Another point being made, on CNN no less! Is that the majority of these people are poor and black, and that if they were rich and white, things would have been handled differently. I think the colour issue may not be as true as the poverty side. Very sad situation for all the people involved, and for their families. I also don't think it is a matter of being politically correct to compare the devastation in Iraq which was imposed, and this act of God, so to speak, it may be insensitive, but it is also a very real comparison. Bush, talked very little about the human crisis, but did ensure that people knew how the energy sector was being protected and rebuilt! It is strange to see a country as large, mighty and willing to impose devastation on other countries, and yet how unable they seem to be to help their own people. Reassuring people about the state of oil, hardly seems appropriate when all they need and want is some clean water, a bit of food, some shelter and medical treatment, and they need it yesterday. To hear that 'we are doing everything we can and military police will be on the scene asap...but food and other necessities are on the way someday.

    Also zero tolerance for looting, and when the white house spokesman was asked to clarify, because some people may loot or steal in order to survive, and would they be excempt, the answer was to reiterate, 'zero tolerance for looting!' That does tell you something about the situation, I mean nobody seems able to get them aid, but if they help themselves, they will be prevented by whatever means necessary! The reality is that most have no money, they are not near their homes or relatives, so the only way they could get water, or food etc would be to steal it, so what options do they have? Die gracefully? This is really sad. Really!

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    If I stand for my country today...will my country be here to stand for me tomorrow?

  11. Fri Sep 02, 2005 12:39 am
    That is the way most "governments " work, they are not organized and like to show their authority over those who are the victims.

    Here we have one of the richest countries in the world, that does not have a plan to help it own citizens, but yet is spending billions fighting a war, over oil. The Bush administration better wake up or he will have a real war right in his own back yard.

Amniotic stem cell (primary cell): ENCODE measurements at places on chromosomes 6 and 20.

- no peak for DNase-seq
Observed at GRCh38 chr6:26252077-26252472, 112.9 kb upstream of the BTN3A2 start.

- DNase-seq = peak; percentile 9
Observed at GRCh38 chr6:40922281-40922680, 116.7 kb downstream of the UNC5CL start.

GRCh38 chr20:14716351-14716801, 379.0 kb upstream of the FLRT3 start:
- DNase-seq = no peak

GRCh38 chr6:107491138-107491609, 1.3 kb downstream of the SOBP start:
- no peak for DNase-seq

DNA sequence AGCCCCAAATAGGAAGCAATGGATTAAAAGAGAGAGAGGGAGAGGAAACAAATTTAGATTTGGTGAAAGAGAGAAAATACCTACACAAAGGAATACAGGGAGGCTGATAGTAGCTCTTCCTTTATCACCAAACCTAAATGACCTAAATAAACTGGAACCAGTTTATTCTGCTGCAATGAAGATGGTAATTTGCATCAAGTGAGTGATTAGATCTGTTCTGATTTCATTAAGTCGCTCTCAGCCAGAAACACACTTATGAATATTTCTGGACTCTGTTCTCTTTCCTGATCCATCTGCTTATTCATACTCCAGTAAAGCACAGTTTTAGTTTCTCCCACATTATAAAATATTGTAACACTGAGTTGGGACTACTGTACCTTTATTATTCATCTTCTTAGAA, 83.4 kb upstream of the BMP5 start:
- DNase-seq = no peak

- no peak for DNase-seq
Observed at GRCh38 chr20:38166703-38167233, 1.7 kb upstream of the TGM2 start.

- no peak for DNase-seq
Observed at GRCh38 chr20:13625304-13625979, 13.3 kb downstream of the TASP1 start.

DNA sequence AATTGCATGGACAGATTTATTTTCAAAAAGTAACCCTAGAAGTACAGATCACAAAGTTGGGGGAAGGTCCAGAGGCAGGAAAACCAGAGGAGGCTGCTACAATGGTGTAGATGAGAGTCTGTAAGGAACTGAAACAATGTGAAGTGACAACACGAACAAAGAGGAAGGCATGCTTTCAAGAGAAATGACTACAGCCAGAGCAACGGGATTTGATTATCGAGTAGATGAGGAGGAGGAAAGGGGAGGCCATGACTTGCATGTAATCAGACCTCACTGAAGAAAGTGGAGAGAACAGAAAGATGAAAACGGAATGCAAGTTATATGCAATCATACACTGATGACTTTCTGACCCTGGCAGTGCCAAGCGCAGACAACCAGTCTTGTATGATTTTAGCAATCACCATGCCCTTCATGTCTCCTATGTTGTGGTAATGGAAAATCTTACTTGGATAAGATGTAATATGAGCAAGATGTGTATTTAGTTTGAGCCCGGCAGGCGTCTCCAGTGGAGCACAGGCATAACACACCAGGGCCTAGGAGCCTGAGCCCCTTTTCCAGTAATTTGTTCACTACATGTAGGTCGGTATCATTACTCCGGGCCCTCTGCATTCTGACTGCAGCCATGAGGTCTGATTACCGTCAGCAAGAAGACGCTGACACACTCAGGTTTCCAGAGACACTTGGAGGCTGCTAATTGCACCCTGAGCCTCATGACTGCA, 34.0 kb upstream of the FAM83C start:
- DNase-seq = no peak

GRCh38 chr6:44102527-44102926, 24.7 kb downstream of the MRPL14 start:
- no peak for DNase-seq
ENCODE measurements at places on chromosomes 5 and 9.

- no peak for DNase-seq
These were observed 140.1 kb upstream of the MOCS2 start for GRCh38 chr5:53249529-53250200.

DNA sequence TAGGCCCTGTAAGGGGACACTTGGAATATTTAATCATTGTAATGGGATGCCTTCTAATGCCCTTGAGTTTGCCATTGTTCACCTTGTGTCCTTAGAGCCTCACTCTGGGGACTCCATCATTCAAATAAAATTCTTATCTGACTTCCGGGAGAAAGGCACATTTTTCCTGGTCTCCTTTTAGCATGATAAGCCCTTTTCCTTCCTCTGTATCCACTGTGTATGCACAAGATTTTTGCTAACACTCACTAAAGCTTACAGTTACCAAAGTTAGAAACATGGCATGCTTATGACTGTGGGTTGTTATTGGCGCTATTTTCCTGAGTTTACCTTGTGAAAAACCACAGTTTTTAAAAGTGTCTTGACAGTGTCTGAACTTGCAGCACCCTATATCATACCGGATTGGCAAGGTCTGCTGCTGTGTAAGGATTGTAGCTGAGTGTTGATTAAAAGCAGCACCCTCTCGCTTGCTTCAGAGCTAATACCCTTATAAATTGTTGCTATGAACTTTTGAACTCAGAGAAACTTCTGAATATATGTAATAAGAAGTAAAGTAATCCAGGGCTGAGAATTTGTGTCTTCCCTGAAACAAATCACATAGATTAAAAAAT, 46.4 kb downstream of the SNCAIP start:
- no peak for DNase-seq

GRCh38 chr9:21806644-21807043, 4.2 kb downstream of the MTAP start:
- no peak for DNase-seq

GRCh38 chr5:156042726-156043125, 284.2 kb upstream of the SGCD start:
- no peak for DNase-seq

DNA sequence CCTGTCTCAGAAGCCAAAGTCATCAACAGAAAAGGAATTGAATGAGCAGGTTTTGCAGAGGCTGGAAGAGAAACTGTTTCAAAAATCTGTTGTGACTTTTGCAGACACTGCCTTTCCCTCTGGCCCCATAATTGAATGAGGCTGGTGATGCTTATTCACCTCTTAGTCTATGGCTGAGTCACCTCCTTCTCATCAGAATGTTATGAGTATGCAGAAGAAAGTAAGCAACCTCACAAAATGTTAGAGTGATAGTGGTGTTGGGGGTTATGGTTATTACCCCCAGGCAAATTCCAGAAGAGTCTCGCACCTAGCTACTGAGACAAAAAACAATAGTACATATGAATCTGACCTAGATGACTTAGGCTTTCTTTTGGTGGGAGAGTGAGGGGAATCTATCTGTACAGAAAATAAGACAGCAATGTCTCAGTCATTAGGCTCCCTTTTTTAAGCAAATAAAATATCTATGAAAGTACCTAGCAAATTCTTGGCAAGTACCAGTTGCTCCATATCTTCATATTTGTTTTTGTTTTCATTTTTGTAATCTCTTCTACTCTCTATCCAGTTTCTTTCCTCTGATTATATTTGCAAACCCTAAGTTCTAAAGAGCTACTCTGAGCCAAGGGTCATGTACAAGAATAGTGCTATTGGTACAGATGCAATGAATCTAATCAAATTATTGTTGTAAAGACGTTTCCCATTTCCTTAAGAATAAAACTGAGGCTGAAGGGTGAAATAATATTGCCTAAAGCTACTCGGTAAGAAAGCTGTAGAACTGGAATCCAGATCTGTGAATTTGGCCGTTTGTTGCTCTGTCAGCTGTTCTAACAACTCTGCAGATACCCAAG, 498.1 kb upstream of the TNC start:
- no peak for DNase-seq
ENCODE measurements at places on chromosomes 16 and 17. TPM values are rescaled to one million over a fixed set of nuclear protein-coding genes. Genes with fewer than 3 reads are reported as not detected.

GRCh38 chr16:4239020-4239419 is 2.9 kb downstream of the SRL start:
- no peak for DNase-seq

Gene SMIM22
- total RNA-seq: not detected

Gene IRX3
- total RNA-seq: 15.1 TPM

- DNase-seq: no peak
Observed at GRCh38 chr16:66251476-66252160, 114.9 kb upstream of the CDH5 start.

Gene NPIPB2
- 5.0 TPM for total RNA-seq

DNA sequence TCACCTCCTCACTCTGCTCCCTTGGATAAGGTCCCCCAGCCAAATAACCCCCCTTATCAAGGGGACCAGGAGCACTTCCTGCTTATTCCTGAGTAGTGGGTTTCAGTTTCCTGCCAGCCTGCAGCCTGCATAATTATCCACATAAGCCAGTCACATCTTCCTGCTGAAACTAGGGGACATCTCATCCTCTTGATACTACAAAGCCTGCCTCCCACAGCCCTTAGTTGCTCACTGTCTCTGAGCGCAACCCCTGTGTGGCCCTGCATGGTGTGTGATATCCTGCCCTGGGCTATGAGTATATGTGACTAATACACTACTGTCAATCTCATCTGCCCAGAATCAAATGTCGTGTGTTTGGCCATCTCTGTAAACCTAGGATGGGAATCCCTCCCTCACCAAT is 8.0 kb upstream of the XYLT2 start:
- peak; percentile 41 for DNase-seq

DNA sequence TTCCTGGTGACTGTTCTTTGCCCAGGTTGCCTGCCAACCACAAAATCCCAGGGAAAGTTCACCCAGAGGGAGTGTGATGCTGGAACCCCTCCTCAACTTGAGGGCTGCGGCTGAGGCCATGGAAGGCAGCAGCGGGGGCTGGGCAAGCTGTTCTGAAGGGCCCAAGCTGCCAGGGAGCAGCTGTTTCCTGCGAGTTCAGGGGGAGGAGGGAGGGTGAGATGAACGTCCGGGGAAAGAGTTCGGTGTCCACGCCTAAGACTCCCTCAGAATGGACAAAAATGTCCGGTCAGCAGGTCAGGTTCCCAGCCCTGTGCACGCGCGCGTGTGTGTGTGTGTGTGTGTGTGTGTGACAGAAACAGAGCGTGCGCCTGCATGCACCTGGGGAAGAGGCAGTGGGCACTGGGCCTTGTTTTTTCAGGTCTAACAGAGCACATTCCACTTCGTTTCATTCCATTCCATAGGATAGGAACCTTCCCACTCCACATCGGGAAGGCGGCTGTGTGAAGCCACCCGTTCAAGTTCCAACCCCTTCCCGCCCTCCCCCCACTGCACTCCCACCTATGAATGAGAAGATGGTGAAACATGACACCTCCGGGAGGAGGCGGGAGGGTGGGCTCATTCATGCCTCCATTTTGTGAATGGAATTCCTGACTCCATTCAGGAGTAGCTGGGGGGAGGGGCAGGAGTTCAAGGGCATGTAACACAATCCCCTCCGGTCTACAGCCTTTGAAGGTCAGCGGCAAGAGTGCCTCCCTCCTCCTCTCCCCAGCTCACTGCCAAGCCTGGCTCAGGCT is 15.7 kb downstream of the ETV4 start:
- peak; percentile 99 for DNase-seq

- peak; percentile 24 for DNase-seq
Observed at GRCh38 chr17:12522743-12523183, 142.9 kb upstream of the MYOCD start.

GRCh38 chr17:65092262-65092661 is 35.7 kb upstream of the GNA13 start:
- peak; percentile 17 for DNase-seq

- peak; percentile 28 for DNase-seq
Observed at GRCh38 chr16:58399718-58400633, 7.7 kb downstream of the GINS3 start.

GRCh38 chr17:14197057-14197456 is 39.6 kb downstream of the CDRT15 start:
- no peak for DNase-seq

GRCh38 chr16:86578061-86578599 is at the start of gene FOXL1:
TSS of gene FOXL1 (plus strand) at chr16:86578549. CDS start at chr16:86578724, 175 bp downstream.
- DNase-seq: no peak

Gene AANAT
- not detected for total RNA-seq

The Canadian "government" should have been fast off the make to give at least $1 billion in hard cash towards this disaster, it the very least we could, after all we chased their ancestors out of Canada to live on this flood plain.

    So come on Prime Minister Martin dig into the Employment Insurance Fund and offer up $1 billion so these suffering citizens can rebuild. SHOW THE CANADIAN FLAG Paul Martin .

  12. Fri Sep 02, 2005 1:47 am
    <i>I have to question the little pie charts at the pump too. 38% tax, 1% profit? Strange, I see oil company revenues every quarter, and I don't recall seeing 38X that in taxes reported by the finance ministers.</i><P>That is because the other 60% or so, the "production costs" are about 45% profit. You see the same company owns the refinery ... and the tankers ... and the license to pump crude in Saudi Arabia's fields or wherever. They only pay a fractional <b>fee</b> to the local field owners (mostly governments) on each barrel they pump out. So when they say 1% "profit" that is on the <b>final</b> stage of the journey, after they took their profits earlier in the queue. They are simply vicious liars.

  13. Fri Sep 02, 2005 2:25 am
    How much do the Saudi's paying for their gas at the pumps, please convert into US dollars? If we in Canada are a member of OPEC, as are the Saudi's, shouldn't they be paying the same or near to the same as other OPEC members? or are we the only suckers in OPEC?

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    Good government is not a party government

  14. Fri Sep 02, 2005 2:37 am
    These figures are in gallons and they are : Kuwait City $.68 , Cairo $.59 , Caracas Venezuela $.12 , Saudi Arabia $.92 . Do your math and break those numbers down to liters, man we are getting skinned and Saudi Arabia ,Caracas Venezuela and Kuwait are all members of OPEC too.
    SOMETHING STINKS